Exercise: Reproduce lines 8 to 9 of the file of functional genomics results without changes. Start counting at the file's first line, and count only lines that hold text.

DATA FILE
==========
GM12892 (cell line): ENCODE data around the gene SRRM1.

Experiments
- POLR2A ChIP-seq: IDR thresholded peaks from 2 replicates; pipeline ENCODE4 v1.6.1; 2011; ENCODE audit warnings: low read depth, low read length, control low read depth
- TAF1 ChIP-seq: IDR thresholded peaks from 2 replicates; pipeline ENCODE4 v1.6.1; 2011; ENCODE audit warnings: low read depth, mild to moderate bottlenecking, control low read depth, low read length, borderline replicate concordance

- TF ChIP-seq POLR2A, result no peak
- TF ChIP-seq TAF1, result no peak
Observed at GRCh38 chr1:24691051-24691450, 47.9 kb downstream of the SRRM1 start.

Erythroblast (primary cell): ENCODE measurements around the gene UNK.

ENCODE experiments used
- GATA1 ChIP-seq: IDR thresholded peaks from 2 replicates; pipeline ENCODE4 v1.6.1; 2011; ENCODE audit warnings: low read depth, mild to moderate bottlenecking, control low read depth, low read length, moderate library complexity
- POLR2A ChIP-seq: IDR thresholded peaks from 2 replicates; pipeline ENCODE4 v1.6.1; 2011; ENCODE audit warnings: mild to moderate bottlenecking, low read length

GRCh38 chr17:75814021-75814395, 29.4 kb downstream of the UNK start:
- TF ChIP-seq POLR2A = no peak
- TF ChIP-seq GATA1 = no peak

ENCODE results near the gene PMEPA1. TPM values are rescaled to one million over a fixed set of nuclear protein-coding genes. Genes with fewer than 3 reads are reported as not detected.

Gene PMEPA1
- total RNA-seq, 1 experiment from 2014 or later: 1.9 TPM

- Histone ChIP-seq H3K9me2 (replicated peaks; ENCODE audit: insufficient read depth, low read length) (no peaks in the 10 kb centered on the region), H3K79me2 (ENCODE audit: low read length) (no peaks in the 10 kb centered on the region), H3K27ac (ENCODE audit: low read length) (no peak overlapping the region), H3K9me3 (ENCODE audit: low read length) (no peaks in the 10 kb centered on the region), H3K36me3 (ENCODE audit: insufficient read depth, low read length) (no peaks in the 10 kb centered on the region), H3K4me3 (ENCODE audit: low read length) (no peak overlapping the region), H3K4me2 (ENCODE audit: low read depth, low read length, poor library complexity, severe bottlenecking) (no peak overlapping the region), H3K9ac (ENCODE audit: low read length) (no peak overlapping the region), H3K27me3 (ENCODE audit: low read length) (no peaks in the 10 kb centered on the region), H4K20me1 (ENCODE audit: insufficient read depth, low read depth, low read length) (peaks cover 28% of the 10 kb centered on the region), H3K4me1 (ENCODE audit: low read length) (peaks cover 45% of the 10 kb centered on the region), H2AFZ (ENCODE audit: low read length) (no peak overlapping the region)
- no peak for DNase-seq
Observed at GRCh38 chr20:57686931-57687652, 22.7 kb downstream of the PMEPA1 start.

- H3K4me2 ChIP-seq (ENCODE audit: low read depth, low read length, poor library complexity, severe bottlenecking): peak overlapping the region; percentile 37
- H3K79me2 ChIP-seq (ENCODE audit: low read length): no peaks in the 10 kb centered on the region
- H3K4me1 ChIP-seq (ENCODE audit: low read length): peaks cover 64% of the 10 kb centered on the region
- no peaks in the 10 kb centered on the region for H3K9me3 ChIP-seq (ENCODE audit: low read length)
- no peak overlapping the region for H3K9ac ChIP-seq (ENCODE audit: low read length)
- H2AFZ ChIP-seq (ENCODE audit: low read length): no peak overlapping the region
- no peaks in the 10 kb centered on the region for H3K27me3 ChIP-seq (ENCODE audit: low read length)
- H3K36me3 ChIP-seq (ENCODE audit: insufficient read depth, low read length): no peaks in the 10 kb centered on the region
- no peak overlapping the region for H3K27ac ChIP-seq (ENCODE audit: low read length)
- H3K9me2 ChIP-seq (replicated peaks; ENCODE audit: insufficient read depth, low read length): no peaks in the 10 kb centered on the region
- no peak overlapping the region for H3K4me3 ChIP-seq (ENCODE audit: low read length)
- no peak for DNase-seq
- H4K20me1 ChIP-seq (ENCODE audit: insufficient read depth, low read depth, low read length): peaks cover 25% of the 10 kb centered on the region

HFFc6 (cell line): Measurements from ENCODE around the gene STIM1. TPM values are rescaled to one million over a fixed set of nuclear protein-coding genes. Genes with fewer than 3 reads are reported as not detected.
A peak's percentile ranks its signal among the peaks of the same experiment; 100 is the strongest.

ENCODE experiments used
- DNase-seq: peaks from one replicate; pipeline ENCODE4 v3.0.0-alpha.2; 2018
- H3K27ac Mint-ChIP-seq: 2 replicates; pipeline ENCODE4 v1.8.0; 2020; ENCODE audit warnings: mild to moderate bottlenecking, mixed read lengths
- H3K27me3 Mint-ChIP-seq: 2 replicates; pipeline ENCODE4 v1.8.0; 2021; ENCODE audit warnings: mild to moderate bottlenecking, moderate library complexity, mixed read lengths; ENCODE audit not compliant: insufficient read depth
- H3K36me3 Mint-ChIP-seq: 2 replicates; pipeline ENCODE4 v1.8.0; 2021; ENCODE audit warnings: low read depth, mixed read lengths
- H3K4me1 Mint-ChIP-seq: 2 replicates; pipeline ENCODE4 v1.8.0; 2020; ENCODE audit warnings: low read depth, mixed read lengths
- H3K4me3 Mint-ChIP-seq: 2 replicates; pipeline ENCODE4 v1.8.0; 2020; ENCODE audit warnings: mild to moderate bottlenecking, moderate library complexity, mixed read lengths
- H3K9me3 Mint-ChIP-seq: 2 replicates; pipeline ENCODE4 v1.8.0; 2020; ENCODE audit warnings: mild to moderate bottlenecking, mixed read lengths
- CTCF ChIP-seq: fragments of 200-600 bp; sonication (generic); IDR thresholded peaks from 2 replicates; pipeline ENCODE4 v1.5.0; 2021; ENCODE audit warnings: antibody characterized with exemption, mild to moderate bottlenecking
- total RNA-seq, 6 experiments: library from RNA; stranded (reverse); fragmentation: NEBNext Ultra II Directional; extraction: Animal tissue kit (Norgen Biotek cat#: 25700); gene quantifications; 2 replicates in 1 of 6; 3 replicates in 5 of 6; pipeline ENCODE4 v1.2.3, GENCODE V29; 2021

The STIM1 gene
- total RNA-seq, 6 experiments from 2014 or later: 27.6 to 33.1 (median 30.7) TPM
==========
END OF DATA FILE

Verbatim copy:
Erythroblast (primary cell): ENCODE measurements around the gene UNK.

ENCODE experiments used